Three weeks after the flood that devastated several San Jose neighborhoods along Coyote Creek, more than 500 households remain displaced.
To accommodate people who have been unable to return home, the City Council on Tuesday will consider declaring a “shelter crisis,” which would suspend certain housing regulations and allow flood victims to sleep in community centers and libraries.
The Red Cross oversaw the shelters at local high schools and community centers from the time of the flood, Feb. 21 and 22, through last week. HomeFirst, a local housing nonprofit, has managed the shelters since then.
Come Tuesday, the council will vote on paying HomeFirst $247,200 a month to continue operating the shelter at Seven Trees Community Center, which has been housing up to 180 people a night.
The proposed contract includes a $50,000 contingency and the option of extending for an additional two months, which would bring the total cost to $791,600.
Last month’s flooding created a new crop of homeless people, but it also displaced people who were un-housed to begin with. Already, San Jose was grappling with how to accommodate more than 4,000 homeless people. About 2,800 of them are unsheltered on a given night. Nearly 800 live in camps and shantytowns along local waterways.
San Jose declared a shelter crisis in December 2015 to use the Bascom Community Center, Tully Community Library, Washington United Youth Center and Biblioteca Branch Library as warming centers for the homeless. But with the influx of un-housed people from the flood, the city has run out of space.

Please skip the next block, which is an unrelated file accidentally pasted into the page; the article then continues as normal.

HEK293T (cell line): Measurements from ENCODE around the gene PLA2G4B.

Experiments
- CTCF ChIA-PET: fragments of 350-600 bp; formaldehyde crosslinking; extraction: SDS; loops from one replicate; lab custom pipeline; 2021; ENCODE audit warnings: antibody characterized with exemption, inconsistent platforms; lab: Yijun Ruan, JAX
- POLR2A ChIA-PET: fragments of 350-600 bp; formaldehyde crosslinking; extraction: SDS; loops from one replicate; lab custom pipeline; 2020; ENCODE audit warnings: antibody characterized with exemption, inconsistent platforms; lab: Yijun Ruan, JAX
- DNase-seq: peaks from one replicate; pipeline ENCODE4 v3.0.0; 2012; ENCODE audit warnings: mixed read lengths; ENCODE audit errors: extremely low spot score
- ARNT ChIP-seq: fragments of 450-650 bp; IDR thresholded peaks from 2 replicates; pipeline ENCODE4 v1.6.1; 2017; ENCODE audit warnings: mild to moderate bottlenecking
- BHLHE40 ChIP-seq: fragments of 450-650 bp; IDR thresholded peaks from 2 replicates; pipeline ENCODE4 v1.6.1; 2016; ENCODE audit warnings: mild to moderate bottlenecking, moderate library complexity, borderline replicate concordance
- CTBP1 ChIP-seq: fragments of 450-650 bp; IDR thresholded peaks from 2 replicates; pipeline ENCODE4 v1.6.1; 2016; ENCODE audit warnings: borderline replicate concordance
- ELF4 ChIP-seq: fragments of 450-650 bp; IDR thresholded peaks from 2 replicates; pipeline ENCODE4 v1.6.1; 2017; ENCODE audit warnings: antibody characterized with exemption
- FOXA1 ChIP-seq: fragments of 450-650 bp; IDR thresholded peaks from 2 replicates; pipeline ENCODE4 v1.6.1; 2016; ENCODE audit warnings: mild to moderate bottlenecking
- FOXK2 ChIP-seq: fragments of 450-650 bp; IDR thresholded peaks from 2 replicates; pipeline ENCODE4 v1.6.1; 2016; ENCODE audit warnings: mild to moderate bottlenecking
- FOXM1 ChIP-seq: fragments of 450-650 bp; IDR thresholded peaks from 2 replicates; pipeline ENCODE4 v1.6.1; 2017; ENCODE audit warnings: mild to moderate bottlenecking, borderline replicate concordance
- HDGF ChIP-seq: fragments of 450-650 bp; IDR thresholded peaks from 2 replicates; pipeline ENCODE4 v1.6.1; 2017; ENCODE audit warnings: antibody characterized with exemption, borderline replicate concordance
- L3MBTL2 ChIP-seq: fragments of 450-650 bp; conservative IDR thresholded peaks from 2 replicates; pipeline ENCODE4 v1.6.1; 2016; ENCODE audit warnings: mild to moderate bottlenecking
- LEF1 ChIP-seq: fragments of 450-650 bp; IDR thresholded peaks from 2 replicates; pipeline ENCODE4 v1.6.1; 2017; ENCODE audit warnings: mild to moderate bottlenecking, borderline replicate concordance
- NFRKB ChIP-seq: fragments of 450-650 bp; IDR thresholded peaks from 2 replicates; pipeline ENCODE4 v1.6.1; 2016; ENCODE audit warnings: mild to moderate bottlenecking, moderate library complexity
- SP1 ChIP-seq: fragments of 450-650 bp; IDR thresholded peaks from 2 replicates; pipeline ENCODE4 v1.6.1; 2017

Many homeless flood victims lost everything they had: tents, clothes, backpacks and shoes. Meanwhile, families flushed from their homes by the flood lost not only their shelter but also their cars. So relocating to a shelter outside of their neighborhood would make it difficult for them to drive to work or take their kids to school. About 20 children are being housed at the Seven Trees shelter each night, according to the city.
HomeFirst will staff Seven Trees with at least seven people at all times, according to the tentative agreement. The organization will also hire onsite security guards. The cost of 24-7 staffing, security, food, supplies and overhead amounts to about $8,240 a day.
Money for HomeFirst will come from the general fund, which includes a $5.2 million allotment for housing the homeless. The city’s housing department will petition for reimbursement from the Federal Emergency Management Agency.
Click here to read the proposed “shelter crisis” resolution.
HomeFirst has been asking for volunteers to provide additional help. According to the nonprofit, they need people to serve meals and donate towels, laundry detergent pods, toiletries and cash, stock or other financial assistance. To join the service calendar, email firstname.lastname@example.org.
More from the San Jose City Council agenda for March 14, 2017:
- The city’s capital improvement budget amounts to $878 million this year and includes major upgrades to the San Jose-Santa Clara Regional Wastewater Facility as well as the sewage system, parks, cultural centers and public transit. Public Works Director Barry Ng will deliver a presentation on the status of those projects—198 in all.
WHAT: City Council meets
WHEN: 1:30pm Tuesday
WHERE: City Hall, 200 E. Santa Clara St., San Jose
INFO: City Clerk, 408.535.1260